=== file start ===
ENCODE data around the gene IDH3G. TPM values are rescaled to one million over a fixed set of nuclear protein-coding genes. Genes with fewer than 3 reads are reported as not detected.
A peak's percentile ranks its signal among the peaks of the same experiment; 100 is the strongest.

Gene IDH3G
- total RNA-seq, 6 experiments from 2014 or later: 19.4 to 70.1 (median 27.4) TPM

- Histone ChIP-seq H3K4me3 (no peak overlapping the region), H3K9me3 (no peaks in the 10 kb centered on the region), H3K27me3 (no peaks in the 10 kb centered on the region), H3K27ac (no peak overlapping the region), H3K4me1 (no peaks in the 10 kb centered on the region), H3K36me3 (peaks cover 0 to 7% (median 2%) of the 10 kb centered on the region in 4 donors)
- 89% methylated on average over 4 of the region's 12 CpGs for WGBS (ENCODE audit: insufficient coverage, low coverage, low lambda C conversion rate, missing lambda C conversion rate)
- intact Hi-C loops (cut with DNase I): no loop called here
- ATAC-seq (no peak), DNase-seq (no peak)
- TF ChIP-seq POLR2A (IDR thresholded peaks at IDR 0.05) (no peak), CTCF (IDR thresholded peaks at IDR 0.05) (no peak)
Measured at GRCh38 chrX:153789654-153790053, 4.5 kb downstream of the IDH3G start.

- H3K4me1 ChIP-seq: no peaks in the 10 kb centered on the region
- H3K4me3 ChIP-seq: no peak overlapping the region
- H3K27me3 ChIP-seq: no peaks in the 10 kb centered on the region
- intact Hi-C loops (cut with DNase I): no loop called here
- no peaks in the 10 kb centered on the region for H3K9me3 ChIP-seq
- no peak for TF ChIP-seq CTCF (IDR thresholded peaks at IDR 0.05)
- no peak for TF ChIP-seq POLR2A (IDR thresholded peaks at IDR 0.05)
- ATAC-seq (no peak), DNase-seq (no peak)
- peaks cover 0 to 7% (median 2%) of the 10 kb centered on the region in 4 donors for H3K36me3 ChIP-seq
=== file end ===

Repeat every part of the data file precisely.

ENCODE data around the gene IDH3G. TPM values are rescaled to one million over a fixed set of nuclear protein-coding genes. Genes with fewer than 3 reads are reported as not detected.
A peak's percentile ranks its signal among the peaks of the same experiment; 100 is the strongest.

Gene IDH3G
- total RNA-seq, 6 experiments from 2014 or later: 19.4 to 70.1 (median 27.4) TPM

- Histone ChIP-seq H3K4me3 (no peak overlapping the region), H3K9me3 (no peaks in the 10 kb centered on the region), H3K27me3 (no peaks in the 10 kb centered on the region), H3K27ac (no peak overlapping the region), H3K4me1 (no peaks in the 10 kb centered on the region), H3K36me3 (peaks cover 0 to 7% (median 2%) of the 10 kb centered on the region in 4 donors)
- 89% methylated on average over 4 of the region's 12 CpGs for WGBS (ENCODE audit: insufficient coverage, low coverage, low lambda C conversion rate, missing lambda C conversion rate)
- intact Hi-C loops (cut with DNase I): no loop called here
- ATAC-seq (no peak), DNase-seq (no peak)
- TF ChIP-seq POLR2A (IDR thresholded peaks at IDR 0.05) (no peak), CTCF (IDR thresholded peaks at IDR 0.05) (no peak)
Measured at GRCh38 chrX:153789654-153790053, 4.5 kb downstream of the IDH3G start.

- H3K4me1 ChIP-seq: no peaks in the 10 kb centered on the region
- H3K4me3 ChIP-seq: no peak overlapping the region
- H3K27me3 ChIP-seq: no peaks in the 10 kb centered on the region
- intact Hi-C loops (cut with DNase I): no loop called here
- no peaks in the 10 kb centered on the region for H3K9me3 ChIP-seq
- no peak for TF ChIP-seq CTCF (IDR thresholded peaks at IDR 0.05)
- no peak for TF ChIP-seq POLR2A (IDR thresholded peaks at IDR 0.05)
- ATAC-seq (no peak), DNase-seq (no peak)
- peaks cover 0 to 7% (median 2%) of the 10 kb centered on the region in 4 donors for H3K36me3 ChIP-seq